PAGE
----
RelatedPosts England call-up for Maguire in spite of arrest, trial in Greece + Full squad If UK can feed school children during lockdown, why can’t Nigeria?, by Onyema Dike Scholes urges Man U to target Kane over Sancho Harry Kane scored his 12th goal of the campaign as England secured a place among top six seeds for next year’s European Championship with a flattering 4-0 win in Kosovo in their final qualifier on Sunday.England were in second gear for much of the match after Harry Winks had put them ahead in the 32nd minute.However, goals by Kane, Marcus Rashford and Mason Mount in the latter stages secured yet another big win and took their goal tally to 37 from their eight qualifiers.England, already assured of a place at the finals, finished top of Group A with 21 points, their only blip being last month’s 2-1 defeat in the Czech Republic, who have qualified as runners-up.In their first Euros campaign since being recognised as an independent nation, Kosovo finished third on 11 points.Their chances of automatic qualification disappeared after a 2-1 defeat by the Czechs on Thursday but they could advance via the playoffs.England took a while to impose themselves on the game but eventually broke through thanks to Winks.Alex Oxlade-Chamberlain slid a pass into the path of Winks who was given all the time and space he needed to slot it into the bottom corner for his first international goal.Two months ago England led the corresponding home fixture 5-1 at halftime.But this time, their somewhat sloppy display, short on intensity and with several squad players not grasping their opportunity having being given a start by Gareth Southgate, left them way short of those levels.Kosovo, who exposed England’s defence a few times in their 5-3 loss in September, were less threatening but Amir Rrahmani headed wide early in the second half.Kane, who got a hat-trick in Thursday’s 7-0 thrashing of Montenegro, hit a post after an hour but was on target in the 79th minute with a sharp shot after Kosovo failed to clear a Raheem Sterling cross.His 12th goal made him the leading scorer across the competition and the first England player to score in every match of a qualifying campaign.Sterling, back in the side after his one-match ban for attacking team mate Joe Gomez, was the provider again three minutes later for Rashford, who scored with a neat first time shot.Substitute Mount then claimed his first England goal in stoppage time, cashing in on another defensive error and a neat pass from Kane.“It’s a dream come true to score for my country,” said Winks, who enjoyed playing in a more attacking midfield role.“To score and also with the way we were playing as well, it’s a great moment for me.“I like to consider myself as someone who can play in pivot or as a number eight as well.“I like both, it’s difficult to say what I prefer so as long as I play for England that’s all that matters.” Reuters/NAN. Tags: Harry KaneMarcus RashfordMason Mount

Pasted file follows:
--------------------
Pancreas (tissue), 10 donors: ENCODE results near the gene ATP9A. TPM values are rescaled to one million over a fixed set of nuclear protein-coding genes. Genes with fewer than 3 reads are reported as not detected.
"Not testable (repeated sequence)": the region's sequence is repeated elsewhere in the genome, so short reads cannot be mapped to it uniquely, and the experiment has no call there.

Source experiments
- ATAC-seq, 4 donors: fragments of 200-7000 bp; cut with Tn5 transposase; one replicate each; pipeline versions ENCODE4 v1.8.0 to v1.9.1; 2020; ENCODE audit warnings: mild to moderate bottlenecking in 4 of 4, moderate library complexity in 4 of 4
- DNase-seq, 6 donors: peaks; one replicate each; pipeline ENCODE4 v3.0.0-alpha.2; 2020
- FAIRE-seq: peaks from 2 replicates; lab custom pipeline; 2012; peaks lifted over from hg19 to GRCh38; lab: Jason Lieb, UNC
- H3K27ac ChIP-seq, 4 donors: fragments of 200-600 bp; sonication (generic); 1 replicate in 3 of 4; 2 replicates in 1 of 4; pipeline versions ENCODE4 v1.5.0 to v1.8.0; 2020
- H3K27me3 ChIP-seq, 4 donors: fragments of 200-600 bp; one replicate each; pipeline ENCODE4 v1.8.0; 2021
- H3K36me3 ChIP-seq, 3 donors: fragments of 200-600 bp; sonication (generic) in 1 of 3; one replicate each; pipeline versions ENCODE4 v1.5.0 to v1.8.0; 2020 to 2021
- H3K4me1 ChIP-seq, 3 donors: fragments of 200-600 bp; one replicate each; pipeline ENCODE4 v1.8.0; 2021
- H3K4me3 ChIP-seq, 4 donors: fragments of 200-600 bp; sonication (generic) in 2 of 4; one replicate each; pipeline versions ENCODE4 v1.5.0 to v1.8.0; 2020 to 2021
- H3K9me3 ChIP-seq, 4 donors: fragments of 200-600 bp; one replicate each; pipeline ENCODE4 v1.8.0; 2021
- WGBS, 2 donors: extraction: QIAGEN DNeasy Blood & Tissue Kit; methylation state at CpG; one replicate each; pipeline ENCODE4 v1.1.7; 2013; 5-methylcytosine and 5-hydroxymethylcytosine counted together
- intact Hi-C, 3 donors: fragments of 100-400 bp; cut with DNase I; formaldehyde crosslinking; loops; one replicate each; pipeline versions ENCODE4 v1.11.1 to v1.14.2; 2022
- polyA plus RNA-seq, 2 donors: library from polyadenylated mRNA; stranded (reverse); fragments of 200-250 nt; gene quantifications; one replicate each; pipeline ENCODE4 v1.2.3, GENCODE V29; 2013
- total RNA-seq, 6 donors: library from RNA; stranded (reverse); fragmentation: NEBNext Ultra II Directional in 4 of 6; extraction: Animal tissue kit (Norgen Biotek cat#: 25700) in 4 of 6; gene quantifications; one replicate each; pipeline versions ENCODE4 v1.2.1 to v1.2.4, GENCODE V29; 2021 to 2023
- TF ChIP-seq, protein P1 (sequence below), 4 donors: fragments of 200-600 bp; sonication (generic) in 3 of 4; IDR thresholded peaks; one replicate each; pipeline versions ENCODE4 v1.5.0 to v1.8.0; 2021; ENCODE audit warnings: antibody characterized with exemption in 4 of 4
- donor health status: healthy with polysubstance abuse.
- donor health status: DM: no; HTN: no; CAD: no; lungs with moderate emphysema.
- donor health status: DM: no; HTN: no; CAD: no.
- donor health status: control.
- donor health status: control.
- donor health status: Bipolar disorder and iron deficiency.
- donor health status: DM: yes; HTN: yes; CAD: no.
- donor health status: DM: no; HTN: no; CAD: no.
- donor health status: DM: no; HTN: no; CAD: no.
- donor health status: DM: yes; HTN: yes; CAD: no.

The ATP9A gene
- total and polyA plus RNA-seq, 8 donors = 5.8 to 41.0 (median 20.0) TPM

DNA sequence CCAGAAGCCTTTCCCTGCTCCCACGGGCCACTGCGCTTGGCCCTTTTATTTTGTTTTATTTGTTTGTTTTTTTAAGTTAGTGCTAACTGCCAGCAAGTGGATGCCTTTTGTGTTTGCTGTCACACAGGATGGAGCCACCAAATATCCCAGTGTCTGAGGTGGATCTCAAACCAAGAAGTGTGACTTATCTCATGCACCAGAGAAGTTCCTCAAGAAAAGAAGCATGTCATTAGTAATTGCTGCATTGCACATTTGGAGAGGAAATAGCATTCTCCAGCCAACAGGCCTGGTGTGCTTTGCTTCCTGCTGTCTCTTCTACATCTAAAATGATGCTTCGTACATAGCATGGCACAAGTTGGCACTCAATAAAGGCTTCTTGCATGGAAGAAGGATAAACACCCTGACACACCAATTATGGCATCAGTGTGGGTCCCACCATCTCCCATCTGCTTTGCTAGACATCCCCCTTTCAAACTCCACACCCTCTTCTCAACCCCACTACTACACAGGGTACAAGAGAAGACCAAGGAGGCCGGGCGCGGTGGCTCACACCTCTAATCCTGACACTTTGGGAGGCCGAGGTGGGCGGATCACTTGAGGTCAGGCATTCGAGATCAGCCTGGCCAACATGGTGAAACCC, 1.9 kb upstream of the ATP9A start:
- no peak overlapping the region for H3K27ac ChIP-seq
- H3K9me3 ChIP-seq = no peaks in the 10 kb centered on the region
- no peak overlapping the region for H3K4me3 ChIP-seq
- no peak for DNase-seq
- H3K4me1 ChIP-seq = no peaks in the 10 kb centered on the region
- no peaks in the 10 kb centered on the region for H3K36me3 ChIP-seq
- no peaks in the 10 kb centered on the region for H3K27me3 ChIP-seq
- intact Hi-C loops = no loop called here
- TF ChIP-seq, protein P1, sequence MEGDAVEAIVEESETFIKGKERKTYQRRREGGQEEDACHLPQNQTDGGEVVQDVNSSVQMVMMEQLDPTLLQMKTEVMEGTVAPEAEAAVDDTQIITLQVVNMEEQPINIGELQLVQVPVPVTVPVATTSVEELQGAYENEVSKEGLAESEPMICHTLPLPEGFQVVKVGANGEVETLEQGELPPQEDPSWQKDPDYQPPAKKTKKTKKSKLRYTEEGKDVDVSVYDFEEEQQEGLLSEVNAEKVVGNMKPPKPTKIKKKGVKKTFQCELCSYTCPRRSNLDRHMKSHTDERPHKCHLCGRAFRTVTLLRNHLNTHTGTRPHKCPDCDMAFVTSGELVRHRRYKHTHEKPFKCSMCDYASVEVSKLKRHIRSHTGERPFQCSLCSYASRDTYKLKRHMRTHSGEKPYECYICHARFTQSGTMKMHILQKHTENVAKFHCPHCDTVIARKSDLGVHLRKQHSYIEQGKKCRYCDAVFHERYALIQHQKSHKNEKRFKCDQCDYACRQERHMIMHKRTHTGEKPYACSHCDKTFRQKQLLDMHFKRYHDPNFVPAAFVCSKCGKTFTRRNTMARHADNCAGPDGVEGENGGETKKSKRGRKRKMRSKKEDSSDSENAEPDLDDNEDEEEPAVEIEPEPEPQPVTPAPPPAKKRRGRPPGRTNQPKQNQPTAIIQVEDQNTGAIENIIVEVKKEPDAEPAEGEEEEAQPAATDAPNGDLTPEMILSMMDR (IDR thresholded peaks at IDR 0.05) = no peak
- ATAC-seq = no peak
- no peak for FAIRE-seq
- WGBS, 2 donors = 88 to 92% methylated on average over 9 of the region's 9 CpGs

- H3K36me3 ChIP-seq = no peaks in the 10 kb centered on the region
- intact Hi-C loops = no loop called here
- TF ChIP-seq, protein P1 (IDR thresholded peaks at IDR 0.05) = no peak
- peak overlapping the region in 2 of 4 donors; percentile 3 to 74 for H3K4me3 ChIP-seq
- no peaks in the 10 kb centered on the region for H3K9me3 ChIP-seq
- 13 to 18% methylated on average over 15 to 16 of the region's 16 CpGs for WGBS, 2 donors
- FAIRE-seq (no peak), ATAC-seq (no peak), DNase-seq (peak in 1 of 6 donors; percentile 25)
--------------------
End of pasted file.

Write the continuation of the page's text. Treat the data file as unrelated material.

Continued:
highlights HS Prannoy to take on Tommy Sugiarto.Saina Nehwal, Manu Attri and Sumeeth Reddy were also eliminated.Lin Dan defeated Sai Praneeth in straight games. For all the Latest Sports News News, Other Sports News, Download News Nation Android and iOS Mobile Apps. Auckland: India’s B Sai Praneeth crashed out in the second round of the New Zealand Open badminton tournament with a straight-game loss to the legendary Lin Dan of China in Auckland on Thursday. Praneeth’s 12-21 12-21 loss meant another disappointment for India following Saina Nehwal’s shock defeat in the first round on Wednesday.RELATED Seventh seed Lin Dan, thus, progressed to the quarterfinals where he will be up against top seed Anthony Sinisuka Ginting of Indonesia. Indian men’s doubles pair of Manu Attri and Sumeeth B Reddy too lost in the second round, going down against seventh seeds Goh V Shem and Tan Wee Kiong of Malaysia 17-21 19-21. In another second round men’s sinlges match, HS Prannoy will take on second seed Tommy Sugiarto later on Thursday.